Foraging Fibre and Basketmaking
Join New Brunswick-based botanist and master weaver Ralph Simpson and community-engaged environmental artist Juliana Bedoya for a full-day experience at the Innisfree Farm and Botanic Garden to learn plant identification, how to reciprocally and ethically forage plant materials, collection methods, fibre processing, storage as well as preparing the fibre to practice different basketmaking and weaving techniques to complete a piece at the end of the workshop. The facilitating artists will also address different cultural, environmental and conservation perspectives that support native ecological restoration and cultural integrity.
- Date: Wednesday, September 29, 9 am to 4 pm
- Location: Innisfree Farm and Botanical Garden, 3636 Trent Road, Royston BC V9N 9R4 (5 km south of Courtenay)
- Fee: $150 (includes materials)
About the Artists
Ralph Simpson, Botanist and Master Weaver
Canadian plant fibre artist Ralph Simpson has developed an innovative method of weaving, bending and sculpting wood and plant fibre to create three dimensional pieces. His gracefully formed work blends bold colour and innovative material with ephemeral fibres to achieve a perfect balance. Most notably, he is a juried finalist in the Salt Spring National Art Prize, 2021 Bienale. He works in his studio in Fredericton, New Brunswick and exhibits his work locally, nationally and internationally, attending residencies and facilitating workshops. When foraging plant fibre he employs principles that respect environmental sustainability.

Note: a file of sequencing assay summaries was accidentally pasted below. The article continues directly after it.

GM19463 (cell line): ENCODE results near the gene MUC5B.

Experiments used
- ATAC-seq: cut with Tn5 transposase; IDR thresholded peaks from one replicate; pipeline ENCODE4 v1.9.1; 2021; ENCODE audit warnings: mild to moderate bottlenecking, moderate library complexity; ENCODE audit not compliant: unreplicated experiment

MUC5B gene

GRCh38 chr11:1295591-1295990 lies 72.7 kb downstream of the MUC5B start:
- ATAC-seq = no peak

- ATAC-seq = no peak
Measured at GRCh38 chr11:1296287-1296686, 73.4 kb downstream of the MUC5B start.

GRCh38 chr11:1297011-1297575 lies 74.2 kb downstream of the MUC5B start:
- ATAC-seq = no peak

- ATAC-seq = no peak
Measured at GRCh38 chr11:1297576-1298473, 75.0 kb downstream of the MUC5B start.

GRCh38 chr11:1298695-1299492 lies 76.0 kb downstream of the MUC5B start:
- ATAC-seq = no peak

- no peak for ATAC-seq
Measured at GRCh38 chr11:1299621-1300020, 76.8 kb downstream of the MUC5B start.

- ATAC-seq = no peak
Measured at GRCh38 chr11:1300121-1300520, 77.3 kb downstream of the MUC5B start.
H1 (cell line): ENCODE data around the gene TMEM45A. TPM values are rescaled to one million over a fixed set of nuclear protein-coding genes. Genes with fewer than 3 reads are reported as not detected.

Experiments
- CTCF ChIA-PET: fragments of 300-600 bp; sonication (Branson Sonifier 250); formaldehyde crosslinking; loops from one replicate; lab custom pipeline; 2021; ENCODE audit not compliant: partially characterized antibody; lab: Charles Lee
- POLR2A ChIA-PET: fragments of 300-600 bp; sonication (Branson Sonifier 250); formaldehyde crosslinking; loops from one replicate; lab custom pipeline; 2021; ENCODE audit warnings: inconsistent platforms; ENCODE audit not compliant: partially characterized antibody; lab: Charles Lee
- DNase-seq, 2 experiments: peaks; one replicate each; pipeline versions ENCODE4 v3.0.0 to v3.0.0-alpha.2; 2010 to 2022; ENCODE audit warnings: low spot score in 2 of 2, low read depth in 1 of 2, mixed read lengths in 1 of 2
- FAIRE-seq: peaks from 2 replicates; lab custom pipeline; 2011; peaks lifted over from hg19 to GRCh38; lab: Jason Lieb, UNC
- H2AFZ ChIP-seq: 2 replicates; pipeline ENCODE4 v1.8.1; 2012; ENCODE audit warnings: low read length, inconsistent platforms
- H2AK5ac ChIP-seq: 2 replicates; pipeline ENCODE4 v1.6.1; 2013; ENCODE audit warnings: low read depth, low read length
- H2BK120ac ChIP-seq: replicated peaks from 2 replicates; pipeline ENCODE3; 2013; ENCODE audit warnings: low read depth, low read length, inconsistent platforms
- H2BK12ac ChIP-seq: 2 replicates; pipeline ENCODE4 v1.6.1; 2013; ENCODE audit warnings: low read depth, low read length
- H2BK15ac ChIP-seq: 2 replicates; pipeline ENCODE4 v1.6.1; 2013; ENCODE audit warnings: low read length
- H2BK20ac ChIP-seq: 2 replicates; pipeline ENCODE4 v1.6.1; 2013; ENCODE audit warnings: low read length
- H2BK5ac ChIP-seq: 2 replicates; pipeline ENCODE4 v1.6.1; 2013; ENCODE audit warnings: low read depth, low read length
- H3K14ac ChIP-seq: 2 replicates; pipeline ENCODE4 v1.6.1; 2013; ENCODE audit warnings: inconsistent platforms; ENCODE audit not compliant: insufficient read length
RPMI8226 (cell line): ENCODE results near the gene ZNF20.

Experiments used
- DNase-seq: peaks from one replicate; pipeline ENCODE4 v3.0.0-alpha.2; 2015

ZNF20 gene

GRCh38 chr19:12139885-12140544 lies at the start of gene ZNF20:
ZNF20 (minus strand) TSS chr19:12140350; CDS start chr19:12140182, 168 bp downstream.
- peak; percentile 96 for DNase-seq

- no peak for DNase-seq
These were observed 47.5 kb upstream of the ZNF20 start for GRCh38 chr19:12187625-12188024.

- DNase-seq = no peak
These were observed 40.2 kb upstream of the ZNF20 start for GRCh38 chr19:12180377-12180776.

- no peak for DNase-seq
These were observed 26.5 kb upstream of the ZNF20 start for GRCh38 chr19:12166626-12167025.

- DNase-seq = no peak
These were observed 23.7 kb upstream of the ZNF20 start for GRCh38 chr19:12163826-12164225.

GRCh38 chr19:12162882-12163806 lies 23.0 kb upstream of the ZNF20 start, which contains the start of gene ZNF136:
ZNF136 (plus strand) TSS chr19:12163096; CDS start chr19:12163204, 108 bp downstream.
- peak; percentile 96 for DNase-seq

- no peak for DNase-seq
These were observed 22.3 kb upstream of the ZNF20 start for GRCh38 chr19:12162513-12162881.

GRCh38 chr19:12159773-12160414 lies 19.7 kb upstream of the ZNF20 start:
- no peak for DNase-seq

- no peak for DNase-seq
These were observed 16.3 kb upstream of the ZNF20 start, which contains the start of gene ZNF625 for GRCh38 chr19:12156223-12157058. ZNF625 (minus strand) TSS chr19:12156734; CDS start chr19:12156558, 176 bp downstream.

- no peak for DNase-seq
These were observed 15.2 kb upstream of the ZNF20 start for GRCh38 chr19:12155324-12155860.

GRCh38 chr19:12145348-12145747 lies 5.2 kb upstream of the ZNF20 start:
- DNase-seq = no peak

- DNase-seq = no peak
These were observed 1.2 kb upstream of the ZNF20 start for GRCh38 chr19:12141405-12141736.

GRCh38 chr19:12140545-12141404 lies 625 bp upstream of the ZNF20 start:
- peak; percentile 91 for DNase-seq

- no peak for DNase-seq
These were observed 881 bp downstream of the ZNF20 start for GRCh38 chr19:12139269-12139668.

Juliana Bedoya, Community-engaged Environmental Artist
With a background in contemporary sculpture and installation, Juliana Bedoya currently works in community-engaged environmental art practice respectfully using ancestral skills and traditional knowledge that navigates across cultures. Mainly working with garden trims and invasive plants, her work also aims to support local ecological restoration to foster native ecology. She supports individuals and community groups to establish their own cultural significance through skill sharing, including all stages of ethically harvesting and processing raw plant materials for art-making and environmental art practice.